According to an Institute of Policy Studies (IPS) survey on the future of work, slightly over half of the respondents, 54 per cent, would be willing to accept somewhat lower pay or a more minor role at work for the benefit of their family or personal life.
The IPS survey, titled “Future of Work Singaporeans Want”, was conducted in Oct. 2022 to assess Singapore’s workforce preparedness for the future, workers’ aspirations, and their perceptions of social mobility.
It also examines how much Singaporeans value and prioritise different job aspects.
With advances in technology, automation, rise of digital, there will be disruptions and shifts in the labour landscape.
IPS surveyed 1,010 economically active adults aged 21 to 84, across different public locations in Singapore.
Economically active means that the respondent is either currently working or is actively seeking work.
What do Singaporean workers value at work?
The IPS survey attempted to find out what matters to Singaporeans when it comes to their career and work, and they ask what Singaporean workers value at their job.
Across all age groups, pay adequacy, workplace ethics and values, and comfortable working conditions are the top three most important job aspects.
Receiving recognition for their work, advancement in their career and task variety at their job were ranked least important to workers.
The survey further probed on specific diversity and inclusion issues that Singaporeans care about.
Though workplace diversity ranks close to the bottom (12th out of 15), Singaporeans agree that persons with mental health conditions and persons with disability are the two most important people to include in the workplace.
What are Singaporeans willing to sacrifice for their career?
When asked if they would consider taking a lower pay or a more minor work role for the benefit of family or personal life, only one in five respondents (21 per cent) would not.
However, across age groups, 63 per cent of those aged 55 and above were most willing to take less pay or work.
In fact, a more significant proportion of older respondents have taken up a job with lesser pay or a small role for the benefit of their family, with 37 per cent saying they would do so again.
Many youths aged 21 to 34 have not taken up a job with less pay for the benefit of the family or personal life, and 32 per cent said they would probably do it.
However, youths would not accept lower pay or a more minor role for a meaningful and essential job.
This willingness to make this trade-off increases with age, as 59 per cent of older respondents are also more willing to accept lower pay or a lesser work role if the job is meaningful and contributes to something more substantial.
The IPS survey also delves into the meaning people seek and find in their work.
Professionals, Managers, Executives and Technicians (PMETs) are significantly more likely to find meaning and purpose in their work.
More than six in 10 PMETs agree that it is very true or true that they found a meaningful career (64 per cent) and their work makes a positive difference in the world (61 per cent).
On the other hand, 42 per cent of Clerical, Sales and Services Workers (CSSWs) and 43 per cent of Production and Transport Operators, Cleaners and Labourers (PTOCLs) find their current careers meaningful.
46 per cent of CSSWs and 55 per cent of PTOCLs feel their work makes a positive difference.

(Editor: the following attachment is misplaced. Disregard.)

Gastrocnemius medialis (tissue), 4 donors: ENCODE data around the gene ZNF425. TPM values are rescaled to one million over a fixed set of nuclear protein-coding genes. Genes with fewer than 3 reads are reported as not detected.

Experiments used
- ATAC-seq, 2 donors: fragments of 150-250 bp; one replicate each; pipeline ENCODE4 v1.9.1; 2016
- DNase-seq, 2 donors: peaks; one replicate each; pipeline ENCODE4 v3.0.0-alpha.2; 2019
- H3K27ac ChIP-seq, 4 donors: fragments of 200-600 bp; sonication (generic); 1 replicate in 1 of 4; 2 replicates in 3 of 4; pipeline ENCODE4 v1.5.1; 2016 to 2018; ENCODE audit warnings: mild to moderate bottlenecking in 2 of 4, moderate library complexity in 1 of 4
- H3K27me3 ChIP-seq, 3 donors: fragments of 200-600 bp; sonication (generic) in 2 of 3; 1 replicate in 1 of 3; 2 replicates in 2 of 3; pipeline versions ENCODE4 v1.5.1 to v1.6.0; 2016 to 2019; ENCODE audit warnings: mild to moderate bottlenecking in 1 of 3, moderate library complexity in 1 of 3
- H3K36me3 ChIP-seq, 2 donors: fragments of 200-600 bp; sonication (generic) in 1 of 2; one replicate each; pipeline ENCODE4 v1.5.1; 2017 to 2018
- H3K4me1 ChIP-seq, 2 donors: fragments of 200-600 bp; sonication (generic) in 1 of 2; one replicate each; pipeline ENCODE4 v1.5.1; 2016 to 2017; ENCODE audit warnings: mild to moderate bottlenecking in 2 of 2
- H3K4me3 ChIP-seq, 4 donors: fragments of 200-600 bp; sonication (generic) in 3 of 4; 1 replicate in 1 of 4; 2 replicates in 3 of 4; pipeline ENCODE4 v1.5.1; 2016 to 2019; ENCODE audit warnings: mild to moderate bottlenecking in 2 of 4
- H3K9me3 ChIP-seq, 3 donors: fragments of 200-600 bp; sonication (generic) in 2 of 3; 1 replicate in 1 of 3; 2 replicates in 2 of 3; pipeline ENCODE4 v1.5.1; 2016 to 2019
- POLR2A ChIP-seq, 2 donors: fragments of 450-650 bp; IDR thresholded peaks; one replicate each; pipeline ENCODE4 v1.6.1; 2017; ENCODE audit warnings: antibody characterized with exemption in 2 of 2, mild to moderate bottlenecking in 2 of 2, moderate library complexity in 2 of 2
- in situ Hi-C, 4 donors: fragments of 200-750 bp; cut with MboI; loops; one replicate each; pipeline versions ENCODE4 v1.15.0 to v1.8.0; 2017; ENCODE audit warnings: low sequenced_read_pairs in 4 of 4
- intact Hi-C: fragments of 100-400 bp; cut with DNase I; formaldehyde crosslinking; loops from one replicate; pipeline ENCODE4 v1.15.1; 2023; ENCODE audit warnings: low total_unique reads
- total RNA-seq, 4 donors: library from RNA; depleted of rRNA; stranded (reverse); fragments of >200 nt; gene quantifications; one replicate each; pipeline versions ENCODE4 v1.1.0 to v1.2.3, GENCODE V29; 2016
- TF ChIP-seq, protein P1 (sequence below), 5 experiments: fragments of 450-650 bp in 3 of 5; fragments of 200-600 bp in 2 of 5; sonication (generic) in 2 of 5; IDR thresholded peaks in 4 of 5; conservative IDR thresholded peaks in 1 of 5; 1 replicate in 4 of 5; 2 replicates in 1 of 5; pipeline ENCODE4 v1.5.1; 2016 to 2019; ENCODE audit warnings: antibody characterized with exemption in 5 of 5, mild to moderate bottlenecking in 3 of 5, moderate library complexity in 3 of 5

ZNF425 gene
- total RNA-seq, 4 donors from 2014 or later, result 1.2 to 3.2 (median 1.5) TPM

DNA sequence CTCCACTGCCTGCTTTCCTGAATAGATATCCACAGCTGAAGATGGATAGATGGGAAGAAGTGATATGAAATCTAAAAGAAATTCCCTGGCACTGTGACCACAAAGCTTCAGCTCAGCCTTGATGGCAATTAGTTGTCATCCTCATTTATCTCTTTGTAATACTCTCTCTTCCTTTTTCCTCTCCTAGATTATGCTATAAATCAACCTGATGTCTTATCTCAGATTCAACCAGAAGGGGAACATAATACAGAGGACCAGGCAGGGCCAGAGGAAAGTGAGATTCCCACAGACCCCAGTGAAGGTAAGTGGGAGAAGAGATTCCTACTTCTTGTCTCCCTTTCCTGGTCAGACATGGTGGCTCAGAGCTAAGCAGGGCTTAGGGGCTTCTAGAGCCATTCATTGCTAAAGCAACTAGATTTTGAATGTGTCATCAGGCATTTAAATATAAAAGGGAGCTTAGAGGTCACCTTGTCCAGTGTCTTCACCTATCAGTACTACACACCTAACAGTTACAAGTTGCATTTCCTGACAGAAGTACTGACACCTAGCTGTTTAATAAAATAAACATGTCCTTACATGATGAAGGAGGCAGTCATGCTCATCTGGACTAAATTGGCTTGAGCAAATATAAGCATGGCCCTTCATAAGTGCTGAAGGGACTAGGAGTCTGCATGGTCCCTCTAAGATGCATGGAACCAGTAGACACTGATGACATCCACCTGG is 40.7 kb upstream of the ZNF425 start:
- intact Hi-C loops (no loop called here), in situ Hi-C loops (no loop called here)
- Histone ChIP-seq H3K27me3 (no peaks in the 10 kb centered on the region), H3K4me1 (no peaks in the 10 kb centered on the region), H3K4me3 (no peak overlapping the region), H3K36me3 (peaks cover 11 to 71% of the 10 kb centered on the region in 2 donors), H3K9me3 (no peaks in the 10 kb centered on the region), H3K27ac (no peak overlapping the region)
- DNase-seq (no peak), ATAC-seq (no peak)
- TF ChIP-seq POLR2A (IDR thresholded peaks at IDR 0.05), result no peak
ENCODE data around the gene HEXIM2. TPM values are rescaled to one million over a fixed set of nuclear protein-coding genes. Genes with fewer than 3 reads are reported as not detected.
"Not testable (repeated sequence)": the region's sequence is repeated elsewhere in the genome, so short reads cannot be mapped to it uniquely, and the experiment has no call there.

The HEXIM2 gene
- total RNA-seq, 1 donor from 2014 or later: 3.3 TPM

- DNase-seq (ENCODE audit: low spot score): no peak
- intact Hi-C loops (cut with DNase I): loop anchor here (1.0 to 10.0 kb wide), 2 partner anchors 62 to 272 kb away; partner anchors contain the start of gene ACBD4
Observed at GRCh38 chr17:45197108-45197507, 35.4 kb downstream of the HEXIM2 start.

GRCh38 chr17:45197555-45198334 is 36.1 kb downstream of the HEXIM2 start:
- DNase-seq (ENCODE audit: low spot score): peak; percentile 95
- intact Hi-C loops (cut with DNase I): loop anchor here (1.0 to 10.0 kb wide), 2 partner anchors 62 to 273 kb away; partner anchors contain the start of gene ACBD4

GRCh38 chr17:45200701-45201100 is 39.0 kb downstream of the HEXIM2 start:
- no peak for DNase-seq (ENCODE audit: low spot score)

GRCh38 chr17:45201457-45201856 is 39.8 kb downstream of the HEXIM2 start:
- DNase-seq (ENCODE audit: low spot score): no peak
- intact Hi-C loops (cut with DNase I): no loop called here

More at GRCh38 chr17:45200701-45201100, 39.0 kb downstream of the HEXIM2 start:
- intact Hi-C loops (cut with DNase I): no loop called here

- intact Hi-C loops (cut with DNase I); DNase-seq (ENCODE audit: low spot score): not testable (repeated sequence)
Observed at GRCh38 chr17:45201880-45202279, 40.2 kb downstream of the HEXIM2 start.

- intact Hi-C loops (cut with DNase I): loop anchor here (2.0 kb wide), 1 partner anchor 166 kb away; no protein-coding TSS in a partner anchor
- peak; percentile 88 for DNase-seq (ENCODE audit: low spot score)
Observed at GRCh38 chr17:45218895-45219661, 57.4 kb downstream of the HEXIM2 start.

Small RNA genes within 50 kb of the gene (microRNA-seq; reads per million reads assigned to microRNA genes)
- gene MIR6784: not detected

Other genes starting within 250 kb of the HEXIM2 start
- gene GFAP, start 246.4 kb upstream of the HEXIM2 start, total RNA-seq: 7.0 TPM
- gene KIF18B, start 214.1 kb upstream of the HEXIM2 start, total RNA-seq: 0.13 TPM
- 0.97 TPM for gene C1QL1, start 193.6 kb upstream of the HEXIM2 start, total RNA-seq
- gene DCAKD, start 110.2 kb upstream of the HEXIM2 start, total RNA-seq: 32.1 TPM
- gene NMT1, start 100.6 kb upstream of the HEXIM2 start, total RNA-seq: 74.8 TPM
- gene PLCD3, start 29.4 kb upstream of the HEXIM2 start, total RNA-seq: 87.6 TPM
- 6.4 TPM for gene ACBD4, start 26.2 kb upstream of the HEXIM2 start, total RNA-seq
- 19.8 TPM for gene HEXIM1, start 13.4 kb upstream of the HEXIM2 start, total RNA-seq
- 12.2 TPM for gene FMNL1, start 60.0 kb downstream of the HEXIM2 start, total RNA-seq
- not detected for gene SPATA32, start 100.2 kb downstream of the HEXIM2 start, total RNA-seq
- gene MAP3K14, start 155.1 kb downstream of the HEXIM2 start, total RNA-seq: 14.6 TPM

When speaking to the media, Laurel Teo, Senior Research Fellow at IPS, pointed out that finding meaning in your work is essential to help people find fulfilling careers.
“When you find meaning in your work, and you find [it] fulfilling. It helps you to be motivated to pursue your job further, to sort of improve yourself in a career, and to be slightly more satisfied in your work, and ultimately to stay longer in the job as well,” Teo said.
Chew Han Ei, a Senior Research Fellow at IPS, pointed out that the big difference between PMETs and other occupations is a reflection of society.
Teo said that those who find their careers boring and without meaning will not be able to find much satisfaction in their work.
“It is demotivating, and that also has consequences on your personal well-being.”
Women less likely to pursue critical core skills than men
In order to be prepared to tackle the future of the labour environment, workers need to possess critical core skills.
These skills are foundational skills that are transferable and generalised across careers and industries, which employers value as it helps businesses remain competitive.
In a SkillsFuture Singapore report published in Nov. 2022, it was identified that the top three most essential skills are self-management, creative thinking, and influence.
However, there are disparities across gender as the women surveyed tend to rate themselves lower in their self-efficacy of creativity skills and interest in creative work.
66 per cent of women believe that they have confidence in their ability to solve problems creatively compared to 79 per cent of men.
In addition, women are less likely to make sure they get credit for the work they do, as only 37 per cent of women ensure their work is credited to them, compared to 42 per cent of men.
While these results do not comment on women’s ability in these skills, Chew emphasises this is how women workers are perceiving themselves.
Singaporeans are well-positioned to tackle the future
The IPS survey saw that Singaporeans are relatively open to the impending disruptions to the labour landscape and are highly aware of these disruptions.
There is also the understanding of the need to reskill or pivot to a different role or even occupation.
However, with most non-PMETs, not finding meaning in their career is a cause of concern as it has an impact on work motivation, performance and the satisfaction and sense of fulfilment people derive from work.
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